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Wednesday, Aug. 24, 2016

Fake name may result in fraud charges

Thursday, August 4, 2005

SIKESTON -- Two Charleston residents were arrested after Sikeston Department of Public Safety officers discovered they were attempting to defraud the state Medicaid system.

After responding to a report of a disturbance at the Missouri Delta Medical Center emergency room Monday evening, DPS officers began questioning the offender causing the disturbance and discovered that the identity she was using was that of a wanted person. When informed she was going to be arrested, the woman stated it was not her real name and she had used it strictly to obtain Medicaid services at the hospital. The woman was placed under arrest and a state fraud investigator assisted officers with the interviews of the suspect.

"She was raising hell with the staff," said Capt. Mark Crocker. "I don't know what precipitated it, but she was loud and obnoxious with the staff and they got fed up with it."

While officers were awaiting for the first subject to be released from the hospital, a second woman came into the hospital to ask about the status of the woman who was arrested. When asked to identify herself by officers, the second woman also used a false name. She identified herself by giving the name of the first woman who was receiving treatment.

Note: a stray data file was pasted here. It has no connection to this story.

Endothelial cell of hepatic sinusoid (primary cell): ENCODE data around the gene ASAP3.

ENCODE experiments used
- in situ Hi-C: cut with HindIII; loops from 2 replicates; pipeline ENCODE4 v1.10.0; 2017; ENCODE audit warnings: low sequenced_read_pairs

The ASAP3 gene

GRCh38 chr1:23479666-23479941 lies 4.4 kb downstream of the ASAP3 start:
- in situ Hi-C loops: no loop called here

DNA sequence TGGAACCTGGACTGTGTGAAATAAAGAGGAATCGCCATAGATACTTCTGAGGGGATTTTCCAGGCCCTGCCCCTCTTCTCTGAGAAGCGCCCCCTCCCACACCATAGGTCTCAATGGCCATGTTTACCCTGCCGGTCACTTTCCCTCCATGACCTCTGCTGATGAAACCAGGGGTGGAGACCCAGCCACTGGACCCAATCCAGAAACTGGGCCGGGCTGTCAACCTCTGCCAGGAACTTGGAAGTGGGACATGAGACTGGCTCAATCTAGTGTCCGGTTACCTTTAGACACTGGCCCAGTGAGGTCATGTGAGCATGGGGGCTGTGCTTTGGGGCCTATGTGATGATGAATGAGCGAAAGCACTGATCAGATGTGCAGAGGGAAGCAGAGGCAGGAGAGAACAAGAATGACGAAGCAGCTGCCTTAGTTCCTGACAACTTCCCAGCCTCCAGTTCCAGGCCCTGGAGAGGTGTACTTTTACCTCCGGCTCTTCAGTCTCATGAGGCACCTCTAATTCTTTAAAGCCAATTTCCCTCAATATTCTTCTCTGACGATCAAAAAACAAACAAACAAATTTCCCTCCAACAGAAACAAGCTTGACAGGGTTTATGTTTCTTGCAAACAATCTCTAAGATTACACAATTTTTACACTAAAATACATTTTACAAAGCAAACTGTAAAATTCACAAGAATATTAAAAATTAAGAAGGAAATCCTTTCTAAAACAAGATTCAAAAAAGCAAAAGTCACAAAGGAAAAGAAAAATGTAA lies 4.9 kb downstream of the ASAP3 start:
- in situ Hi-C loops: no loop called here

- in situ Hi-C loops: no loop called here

Further investigation revealed she was in fact the wanted person and had allowed the first subject to use her identity to obtain the Medicaid services at MDMC.

Callie Robinson, the second subject, of Charleston, was then placed under arrest for the municipal warrants from Charleston and Miner. Both suspects were taken to DPS headquarters where Robinson was later turned over to Miner on their warrants.

The first subject was released pending review by Scott County prosecutor Paul Boyd who is reviewing all paperwork and is expected to file charges on the pair later this week.

If the woman who wanted medical help had remained quiet, Crocker said, both women would have escaped notice. "It pays not to be stupid," he said. "A lot of these people think that the louder and bolder they are, the more they get away with."

The SEMO News Service contributed to the report